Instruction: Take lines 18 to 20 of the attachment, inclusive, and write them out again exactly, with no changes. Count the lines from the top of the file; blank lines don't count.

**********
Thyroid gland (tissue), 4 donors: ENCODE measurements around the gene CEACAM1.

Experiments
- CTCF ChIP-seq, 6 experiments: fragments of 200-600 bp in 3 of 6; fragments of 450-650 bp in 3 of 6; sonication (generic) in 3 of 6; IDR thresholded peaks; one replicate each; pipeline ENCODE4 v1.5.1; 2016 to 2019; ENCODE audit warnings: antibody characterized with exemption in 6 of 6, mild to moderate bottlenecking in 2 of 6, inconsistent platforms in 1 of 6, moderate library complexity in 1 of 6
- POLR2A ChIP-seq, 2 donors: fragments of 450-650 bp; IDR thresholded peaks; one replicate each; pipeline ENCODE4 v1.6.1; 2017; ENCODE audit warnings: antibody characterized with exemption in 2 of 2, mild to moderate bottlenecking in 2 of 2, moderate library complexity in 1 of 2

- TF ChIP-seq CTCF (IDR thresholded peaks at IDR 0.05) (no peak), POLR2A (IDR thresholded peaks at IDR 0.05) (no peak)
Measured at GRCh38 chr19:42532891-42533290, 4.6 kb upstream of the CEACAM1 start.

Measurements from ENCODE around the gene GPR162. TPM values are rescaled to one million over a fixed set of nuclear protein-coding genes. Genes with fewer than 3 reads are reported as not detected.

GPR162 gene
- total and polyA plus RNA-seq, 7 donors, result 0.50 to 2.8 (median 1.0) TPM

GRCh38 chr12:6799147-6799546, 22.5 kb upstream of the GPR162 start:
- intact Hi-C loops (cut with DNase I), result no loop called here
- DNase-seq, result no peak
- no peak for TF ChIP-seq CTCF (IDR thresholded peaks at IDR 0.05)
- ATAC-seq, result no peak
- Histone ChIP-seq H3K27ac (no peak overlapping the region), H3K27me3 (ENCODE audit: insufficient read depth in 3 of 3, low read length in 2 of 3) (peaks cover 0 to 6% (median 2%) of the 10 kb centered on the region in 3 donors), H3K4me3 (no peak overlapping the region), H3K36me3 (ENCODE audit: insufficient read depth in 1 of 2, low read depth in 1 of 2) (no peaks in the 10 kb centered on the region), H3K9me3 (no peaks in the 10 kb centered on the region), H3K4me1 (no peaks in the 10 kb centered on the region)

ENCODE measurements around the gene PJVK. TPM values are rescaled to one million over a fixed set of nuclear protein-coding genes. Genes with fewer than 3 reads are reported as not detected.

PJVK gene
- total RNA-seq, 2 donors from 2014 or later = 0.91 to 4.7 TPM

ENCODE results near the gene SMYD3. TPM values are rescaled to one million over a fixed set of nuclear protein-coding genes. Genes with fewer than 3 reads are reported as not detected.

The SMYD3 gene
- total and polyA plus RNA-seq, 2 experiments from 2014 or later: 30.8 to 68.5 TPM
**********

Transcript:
- total RNA-seq, 2 donors from 2014 or later = 0.91 to 4.7 TPM

ENCODE results near the gene SMYD3. TPM values are rescaled to one million over a fixed set of nuclear protein-coding genes. Genes with fewer than 3 reads are reported as not detected.

The SMYD3 gene